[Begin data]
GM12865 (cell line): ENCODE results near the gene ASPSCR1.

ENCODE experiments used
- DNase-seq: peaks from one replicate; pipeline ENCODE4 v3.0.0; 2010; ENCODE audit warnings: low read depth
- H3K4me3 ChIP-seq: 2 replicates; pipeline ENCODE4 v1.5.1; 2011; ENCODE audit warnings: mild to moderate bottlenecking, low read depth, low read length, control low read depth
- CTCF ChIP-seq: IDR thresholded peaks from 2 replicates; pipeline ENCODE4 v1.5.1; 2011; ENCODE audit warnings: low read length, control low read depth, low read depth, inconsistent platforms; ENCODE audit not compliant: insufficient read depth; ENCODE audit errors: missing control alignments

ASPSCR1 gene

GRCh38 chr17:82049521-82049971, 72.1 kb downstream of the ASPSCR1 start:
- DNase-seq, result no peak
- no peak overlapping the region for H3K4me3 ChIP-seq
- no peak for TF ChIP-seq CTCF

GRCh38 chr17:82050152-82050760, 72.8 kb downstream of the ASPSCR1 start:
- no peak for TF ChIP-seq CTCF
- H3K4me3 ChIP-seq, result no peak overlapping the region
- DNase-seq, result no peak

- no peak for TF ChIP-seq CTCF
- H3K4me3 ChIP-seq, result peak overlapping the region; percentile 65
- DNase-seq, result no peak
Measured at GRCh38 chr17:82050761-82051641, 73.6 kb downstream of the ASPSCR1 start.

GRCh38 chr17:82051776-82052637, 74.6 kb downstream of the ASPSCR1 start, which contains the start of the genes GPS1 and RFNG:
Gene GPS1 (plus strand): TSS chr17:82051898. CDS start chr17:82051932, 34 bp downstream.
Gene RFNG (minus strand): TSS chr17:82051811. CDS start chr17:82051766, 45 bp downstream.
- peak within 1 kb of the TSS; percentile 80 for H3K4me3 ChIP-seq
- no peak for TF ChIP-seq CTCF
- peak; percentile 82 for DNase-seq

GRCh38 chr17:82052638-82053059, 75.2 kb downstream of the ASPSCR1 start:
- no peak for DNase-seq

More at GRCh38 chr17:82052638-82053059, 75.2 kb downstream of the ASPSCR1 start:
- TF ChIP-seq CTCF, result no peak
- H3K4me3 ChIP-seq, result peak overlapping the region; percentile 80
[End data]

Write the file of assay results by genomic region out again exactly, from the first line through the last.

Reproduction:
GM12865 (cell line): ENCODE results near the gene ASPSCR1.

ENCODE experiments used
- DNase-seq: peaks from one replicate; pipeline ENCODE4 v3.0.0; 2010; ENCODE audit warnings: low read depth
- H3K4me3 ChIP-seq: 2 replicates; pipeline ENCODE4 v1.5.1; 2011; ENCODE audit warnings: mild to moderate bottlenecking, low read depth, low read length, control low read depth
- CTCF ChIP-seq: IDR thresholded peaks from 2 replicates; pipeline ENCODE4 v1.5.1; 2011; ENCODE audit warnings: low read length, control low read depth, low read depth, inconsistent platforms; ENCODE audit not compliant: insufficient read depth; ENCODE audit errors: missing control alignments

ASPSCR1 gene

GRCh38 chr17:82049521-82049971, 72.1 kb downstream of the ASPSCR1 start:
- DNase-seq, result no peak
- no peak overlapping the region for H3K4me3 ChIP-seq
- no peak for TF ChIP-seq CTCF

GRCh38 chr17:82050152-82050760, 72.8 kb downstream of the ASPSCR1 start:
- no peak for TF ChIP-seq CTCF
- H3K4me3 ChIP-seq, result no peak overlapping the region
- DNase-seq, result no peak

- no peak for TF ChIP-seq CTCF
- H3K4me3 ChIP-seq, result peak overlapping the region; percentile 65
- DNase-seq, result no peak
Measured at GRCh38 chr17:82050761-82051641, 73.6 kb downstream of the ASPSCR1 start.

GRCh38 chr17:82051776-82052637, 74.6 kb downstream of the ASPSCR1 start, which contains the start of the genes GPS1 and RFNG:
Gene GPS1 (plus strand): TSS chr17:82051898. CDS start chr17:82051932, 34 bp downstream.
Gene RFNG (minus strand): TSS chr17:82051811. CDS start chr17:82051766, 45 bp downstream.
- peak within 1 kb of the TSS; percentile 80 for H3K4me3 ChIP-seq
- no peak for TF ChIP-seq CTCF
- peak; percentile 82 for DNase-seq

GRCh38 chr17:82052638-82053059, 75.2 kb downstream of the ASPSCR1 start:
- no peak for DNase-seq

More at GRCh38 chr17:82052638-82053059, 75.2 kb downstream of the ASPSCR1 start:
- TF ChIP-seq CTCF, result no peak
- H3K4me3 ChIP-seq, result peak overlapping the region; percentile 80